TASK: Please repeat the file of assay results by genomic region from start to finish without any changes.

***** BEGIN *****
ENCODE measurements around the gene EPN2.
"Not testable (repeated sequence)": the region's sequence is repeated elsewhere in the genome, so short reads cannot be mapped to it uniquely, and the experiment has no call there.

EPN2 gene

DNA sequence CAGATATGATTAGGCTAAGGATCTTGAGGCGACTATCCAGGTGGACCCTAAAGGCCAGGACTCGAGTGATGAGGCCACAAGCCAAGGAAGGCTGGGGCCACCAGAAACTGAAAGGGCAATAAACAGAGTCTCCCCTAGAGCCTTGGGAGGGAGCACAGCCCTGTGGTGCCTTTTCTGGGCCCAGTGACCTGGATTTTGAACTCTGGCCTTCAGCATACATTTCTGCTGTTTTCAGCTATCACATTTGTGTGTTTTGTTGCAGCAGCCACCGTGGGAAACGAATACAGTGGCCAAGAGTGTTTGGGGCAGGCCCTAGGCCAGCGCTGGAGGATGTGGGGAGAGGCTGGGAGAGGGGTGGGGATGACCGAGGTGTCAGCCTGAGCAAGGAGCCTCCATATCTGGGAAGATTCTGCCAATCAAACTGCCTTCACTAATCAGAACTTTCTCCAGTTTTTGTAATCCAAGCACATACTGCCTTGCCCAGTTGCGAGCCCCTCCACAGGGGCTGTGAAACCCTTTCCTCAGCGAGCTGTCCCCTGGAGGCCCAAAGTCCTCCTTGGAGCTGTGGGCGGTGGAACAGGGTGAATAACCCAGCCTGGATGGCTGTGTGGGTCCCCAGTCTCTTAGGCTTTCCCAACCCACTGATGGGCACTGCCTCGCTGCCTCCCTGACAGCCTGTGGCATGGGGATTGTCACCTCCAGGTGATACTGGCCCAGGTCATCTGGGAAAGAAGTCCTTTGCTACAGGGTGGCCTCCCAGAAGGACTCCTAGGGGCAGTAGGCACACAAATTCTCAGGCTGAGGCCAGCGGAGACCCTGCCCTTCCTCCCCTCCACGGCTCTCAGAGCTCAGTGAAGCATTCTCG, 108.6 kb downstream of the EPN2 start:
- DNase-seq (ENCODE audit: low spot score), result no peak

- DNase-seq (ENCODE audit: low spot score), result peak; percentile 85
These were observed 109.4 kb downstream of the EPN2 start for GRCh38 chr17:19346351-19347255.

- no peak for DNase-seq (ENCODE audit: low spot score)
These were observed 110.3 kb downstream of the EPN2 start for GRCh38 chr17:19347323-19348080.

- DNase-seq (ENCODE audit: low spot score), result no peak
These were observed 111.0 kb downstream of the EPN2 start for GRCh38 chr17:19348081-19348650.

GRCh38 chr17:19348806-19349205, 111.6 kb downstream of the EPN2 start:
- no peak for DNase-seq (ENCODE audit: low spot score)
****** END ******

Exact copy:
ENCODE measurements around the gene EPN2.
"Not testable (repeated sequence)": the region's sequence is repeated elsewhere in the genome, so short reads cannot be mapped to it uniquely, and the experiment has no call there.

EPN2 gene

DNA sequence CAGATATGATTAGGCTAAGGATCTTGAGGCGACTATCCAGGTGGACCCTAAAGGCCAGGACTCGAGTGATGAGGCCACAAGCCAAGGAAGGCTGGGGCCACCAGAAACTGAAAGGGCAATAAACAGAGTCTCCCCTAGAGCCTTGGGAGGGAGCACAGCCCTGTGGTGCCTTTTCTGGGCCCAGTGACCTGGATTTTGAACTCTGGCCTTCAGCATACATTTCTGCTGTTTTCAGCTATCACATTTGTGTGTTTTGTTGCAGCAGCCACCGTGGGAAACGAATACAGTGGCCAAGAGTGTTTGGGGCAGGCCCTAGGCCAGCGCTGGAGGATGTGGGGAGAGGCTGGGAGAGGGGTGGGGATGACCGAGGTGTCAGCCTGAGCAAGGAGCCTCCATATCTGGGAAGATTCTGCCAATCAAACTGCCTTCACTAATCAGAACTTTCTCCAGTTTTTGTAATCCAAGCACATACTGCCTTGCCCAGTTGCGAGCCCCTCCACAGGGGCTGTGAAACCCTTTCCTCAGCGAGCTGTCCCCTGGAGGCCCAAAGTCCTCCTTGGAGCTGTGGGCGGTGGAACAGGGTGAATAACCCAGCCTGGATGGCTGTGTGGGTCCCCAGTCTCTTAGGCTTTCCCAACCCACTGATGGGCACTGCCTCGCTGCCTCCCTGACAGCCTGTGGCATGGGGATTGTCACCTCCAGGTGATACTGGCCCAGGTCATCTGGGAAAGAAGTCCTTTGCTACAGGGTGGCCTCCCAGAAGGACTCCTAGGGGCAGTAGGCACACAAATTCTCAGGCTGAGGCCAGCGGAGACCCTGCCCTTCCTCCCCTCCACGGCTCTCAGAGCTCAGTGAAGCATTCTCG, 108.6 kb downstream of the EPN2 start:
- DNase-seq (ENCODE audit: low spot score), result no peak

- DNase-seq (ENCODE audit: low spot score), result peak; percentile 85
These were observed 109.4 kb downstream of the EPN2 start for GRCh38 chr17:19346351-19347255.

- no peak for DNase-seq (ENCODE audit: low spot score)
These were observed 110.3 kb downstream of the EPN2 start for GRCh38 chr17:19347323-19348080.

- DNase-seq (ENCODE audit: low spot score), result no peak
These were observed 111.0 kb downstream of the EPN2 start for GRCh38 chr17:19348081-19348650.

GRCh38 chr17:19348806-19349205, 111.6 kb downstream of the EPN2 start:
- no peak for DNase-seq (ENCODE audit: low spot score)